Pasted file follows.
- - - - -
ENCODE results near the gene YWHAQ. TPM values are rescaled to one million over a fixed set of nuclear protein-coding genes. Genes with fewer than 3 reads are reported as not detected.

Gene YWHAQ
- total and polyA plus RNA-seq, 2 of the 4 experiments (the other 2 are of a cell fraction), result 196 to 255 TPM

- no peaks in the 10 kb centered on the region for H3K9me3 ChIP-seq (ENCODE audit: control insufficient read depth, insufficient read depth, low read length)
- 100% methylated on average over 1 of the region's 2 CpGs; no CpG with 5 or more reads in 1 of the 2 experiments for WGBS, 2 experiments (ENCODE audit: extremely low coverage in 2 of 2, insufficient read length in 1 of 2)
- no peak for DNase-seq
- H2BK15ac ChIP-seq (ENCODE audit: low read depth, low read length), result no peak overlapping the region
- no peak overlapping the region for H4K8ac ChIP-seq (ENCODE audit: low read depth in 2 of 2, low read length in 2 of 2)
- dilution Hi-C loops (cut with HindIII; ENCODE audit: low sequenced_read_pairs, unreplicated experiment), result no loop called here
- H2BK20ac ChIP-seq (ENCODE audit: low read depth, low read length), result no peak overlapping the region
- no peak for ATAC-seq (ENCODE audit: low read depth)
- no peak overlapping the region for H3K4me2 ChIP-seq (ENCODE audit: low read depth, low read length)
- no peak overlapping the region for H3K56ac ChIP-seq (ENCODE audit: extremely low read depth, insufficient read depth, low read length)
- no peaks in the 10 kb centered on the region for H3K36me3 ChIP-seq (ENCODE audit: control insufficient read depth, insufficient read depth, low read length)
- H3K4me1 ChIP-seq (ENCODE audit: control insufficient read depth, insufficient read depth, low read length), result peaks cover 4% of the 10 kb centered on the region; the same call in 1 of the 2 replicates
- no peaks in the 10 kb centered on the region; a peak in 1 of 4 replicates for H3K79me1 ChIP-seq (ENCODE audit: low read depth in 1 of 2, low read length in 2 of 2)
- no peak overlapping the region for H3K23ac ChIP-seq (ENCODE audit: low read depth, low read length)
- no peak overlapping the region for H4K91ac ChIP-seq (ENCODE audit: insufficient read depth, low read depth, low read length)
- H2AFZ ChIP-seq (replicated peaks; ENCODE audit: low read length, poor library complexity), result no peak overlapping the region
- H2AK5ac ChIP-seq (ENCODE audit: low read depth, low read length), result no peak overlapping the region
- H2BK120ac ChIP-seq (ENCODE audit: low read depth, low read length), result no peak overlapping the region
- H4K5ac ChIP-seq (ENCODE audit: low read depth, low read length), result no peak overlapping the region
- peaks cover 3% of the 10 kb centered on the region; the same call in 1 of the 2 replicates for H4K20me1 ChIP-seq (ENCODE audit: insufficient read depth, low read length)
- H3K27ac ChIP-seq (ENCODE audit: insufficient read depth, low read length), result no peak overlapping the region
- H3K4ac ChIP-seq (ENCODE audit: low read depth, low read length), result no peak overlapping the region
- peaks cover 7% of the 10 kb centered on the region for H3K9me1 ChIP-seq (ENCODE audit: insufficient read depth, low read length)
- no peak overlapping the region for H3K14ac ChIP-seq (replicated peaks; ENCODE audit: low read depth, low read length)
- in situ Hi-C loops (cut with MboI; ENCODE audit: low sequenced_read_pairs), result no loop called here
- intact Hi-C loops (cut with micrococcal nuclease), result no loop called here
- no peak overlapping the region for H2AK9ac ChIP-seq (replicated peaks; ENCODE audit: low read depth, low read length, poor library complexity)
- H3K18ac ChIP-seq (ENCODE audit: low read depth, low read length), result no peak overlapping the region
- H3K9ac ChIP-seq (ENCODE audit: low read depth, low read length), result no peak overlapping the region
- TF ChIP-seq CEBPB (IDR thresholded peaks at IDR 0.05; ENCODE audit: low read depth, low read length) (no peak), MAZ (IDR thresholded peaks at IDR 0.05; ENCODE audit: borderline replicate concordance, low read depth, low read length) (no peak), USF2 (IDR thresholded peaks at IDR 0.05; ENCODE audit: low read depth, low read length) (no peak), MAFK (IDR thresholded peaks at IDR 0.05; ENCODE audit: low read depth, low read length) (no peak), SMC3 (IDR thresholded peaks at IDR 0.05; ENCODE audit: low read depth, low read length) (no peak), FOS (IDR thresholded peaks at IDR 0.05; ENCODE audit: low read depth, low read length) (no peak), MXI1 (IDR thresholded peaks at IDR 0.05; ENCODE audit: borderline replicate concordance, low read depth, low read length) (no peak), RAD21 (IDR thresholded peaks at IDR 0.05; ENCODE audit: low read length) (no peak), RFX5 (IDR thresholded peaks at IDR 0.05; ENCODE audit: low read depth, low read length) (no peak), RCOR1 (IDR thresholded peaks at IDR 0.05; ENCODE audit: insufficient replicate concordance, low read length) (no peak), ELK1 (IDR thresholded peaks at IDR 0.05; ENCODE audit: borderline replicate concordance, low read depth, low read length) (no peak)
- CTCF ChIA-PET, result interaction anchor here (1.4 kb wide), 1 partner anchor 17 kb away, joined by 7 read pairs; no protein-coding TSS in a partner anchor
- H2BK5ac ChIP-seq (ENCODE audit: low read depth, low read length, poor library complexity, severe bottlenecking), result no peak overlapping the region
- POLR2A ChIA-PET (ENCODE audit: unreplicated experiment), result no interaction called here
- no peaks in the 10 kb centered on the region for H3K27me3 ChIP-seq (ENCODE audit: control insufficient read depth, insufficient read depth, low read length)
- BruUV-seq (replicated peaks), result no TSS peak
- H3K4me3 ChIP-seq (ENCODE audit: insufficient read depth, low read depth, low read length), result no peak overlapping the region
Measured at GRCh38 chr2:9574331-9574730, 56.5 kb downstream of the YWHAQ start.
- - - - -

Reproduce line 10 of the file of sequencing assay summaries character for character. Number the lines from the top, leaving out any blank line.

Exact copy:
- H2BK20ac ChIP-seq (ENCODE audit: low read depth, low read length), result no peak overlapping the region